If the unwarranted violent attacks on migrants and refugees are not brought to a halt, South Africans run the risk of becoming like the oppressors of the apartheid era. The apartheid system brutalised people. It stripped them of their dignity, humiliated them and inculcated a sense of self-hate. Indigenous people were physically segregated and declared foreigners in their own country of birth. This treatment entrenched feelings of revengefulness and bitterness amongst the oppressed. At the launching of the 70’s Group (April 2019) the former President of South Africa, Kgalema Motlanthe recalled a visit of Ali Mazuri immediately after the celebration of Democracy (1994). He said Mazuri prophetically warned that now that South Africa is free, South Africans should be careful not to become villains themselves. Hardly 25 years have passed, some of us South Africans do to our African fellow migrants what our former oppressors used to do to us. South Africans considered their former oppressors as monsters. Today we have become those very monsters. In meting out violence against African migrants we show open hatred. Such hatred against others impairs the dignity of the other and unfortunately reveals the brokenness of the South Africans themselves. The shameless physical attacks on migrants and refugees on spurious allegations that they have robbed South Africans of their jobs is simply disgraceful.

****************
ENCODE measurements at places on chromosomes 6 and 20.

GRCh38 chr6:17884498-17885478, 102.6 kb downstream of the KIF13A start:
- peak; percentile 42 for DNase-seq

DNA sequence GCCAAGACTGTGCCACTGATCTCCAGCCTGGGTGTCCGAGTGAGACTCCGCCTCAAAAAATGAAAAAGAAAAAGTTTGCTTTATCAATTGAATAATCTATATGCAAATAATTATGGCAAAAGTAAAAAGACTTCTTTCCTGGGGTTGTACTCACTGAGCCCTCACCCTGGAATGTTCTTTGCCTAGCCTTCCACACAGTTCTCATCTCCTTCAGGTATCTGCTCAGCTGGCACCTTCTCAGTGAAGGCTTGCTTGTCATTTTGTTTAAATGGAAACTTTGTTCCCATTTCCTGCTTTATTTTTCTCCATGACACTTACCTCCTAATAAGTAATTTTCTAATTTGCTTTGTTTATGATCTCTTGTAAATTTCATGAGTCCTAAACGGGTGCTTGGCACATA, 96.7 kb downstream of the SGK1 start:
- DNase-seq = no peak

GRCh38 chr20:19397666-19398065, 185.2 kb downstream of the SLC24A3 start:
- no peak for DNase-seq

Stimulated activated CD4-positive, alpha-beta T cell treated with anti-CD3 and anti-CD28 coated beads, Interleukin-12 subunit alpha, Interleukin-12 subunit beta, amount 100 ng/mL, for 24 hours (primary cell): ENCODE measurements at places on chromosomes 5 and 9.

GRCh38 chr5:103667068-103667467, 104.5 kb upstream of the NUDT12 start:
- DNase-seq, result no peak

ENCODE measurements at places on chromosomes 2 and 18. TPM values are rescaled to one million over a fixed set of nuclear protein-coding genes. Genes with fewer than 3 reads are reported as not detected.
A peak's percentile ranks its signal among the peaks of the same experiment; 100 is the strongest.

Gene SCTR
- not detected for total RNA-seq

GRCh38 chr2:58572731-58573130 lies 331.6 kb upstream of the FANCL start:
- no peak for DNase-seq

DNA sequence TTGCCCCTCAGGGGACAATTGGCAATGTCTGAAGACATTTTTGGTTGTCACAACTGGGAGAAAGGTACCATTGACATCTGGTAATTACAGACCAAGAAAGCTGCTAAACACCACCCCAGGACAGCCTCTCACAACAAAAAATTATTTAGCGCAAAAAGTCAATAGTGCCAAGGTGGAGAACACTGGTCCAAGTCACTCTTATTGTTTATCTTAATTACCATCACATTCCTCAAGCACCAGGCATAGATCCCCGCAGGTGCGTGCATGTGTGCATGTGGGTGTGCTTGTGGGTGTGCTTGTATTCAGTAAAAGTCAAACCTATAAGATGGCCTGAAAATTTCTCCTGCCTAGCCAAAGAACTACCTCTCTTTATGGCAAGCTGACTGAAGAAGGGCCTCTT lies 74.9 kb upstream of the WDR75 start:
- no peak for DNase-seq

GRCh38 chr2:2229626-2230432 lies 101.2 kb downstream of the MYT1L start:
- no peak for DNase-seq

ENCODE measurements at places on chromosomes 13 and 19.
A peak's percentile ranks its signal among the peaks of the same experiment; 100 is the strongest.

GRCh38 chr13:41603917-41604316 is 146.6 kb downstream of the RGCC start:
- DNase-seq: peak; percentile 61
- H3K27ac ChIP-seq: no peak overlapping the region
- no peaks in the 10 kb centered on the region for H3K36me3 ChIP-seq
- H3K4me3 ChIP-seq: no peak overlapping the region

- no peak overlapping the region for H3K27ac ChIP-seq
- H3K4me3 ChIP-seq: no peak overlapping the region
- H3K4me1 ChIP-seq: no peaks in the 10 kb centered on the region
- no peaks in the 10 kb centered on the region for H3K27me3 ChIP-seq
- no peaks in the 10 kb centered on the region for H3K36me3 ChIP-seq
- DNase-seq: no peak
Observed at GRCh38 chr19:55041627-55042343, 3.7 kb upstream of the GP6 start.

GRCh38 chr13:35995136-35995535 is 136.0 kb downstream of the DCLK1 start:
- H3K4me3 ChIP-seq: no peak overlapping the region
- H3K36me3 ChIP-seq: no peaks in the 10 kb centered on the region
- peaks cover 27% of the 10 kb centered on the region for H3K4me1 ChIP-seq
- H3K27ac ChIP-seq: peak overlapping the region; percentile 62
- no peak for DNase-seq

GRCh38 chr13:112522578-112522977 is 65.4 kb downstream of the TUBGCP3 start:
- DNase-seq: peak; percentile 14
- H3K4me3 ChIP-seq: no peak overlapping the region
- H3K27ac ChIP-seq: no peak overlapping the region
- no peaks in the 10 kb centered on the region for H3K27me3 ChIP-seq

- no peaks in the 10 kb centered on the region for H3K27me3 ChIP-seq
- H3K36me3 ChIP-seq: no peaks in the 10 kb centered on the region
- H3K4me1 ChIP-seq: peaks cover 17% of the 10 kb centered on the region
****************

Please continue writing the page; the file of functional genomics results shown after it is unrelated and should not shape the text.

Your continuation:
South Africans are put to shame by the migrants who simply show a superior quality of self-restraint in the face of such blatant provocation. A conclusion could be drawn that South Africans who indulge in xenophobia have simply not healed from the wounds of the apartheid era. They are still hurting and are now taking out their anger on their fellow Africans. The apartheid ghosts are ubiquitous. The pillaging and looting of the belongings of the migrants are unashamedly done by the youth while the adults stand by gloating. They received the stolen goods unashamedly into their homes with a misguided sense of triumphant satisfaction. The absence of a consciousness of guilt will continue to undermine the moral fabric of the South African society.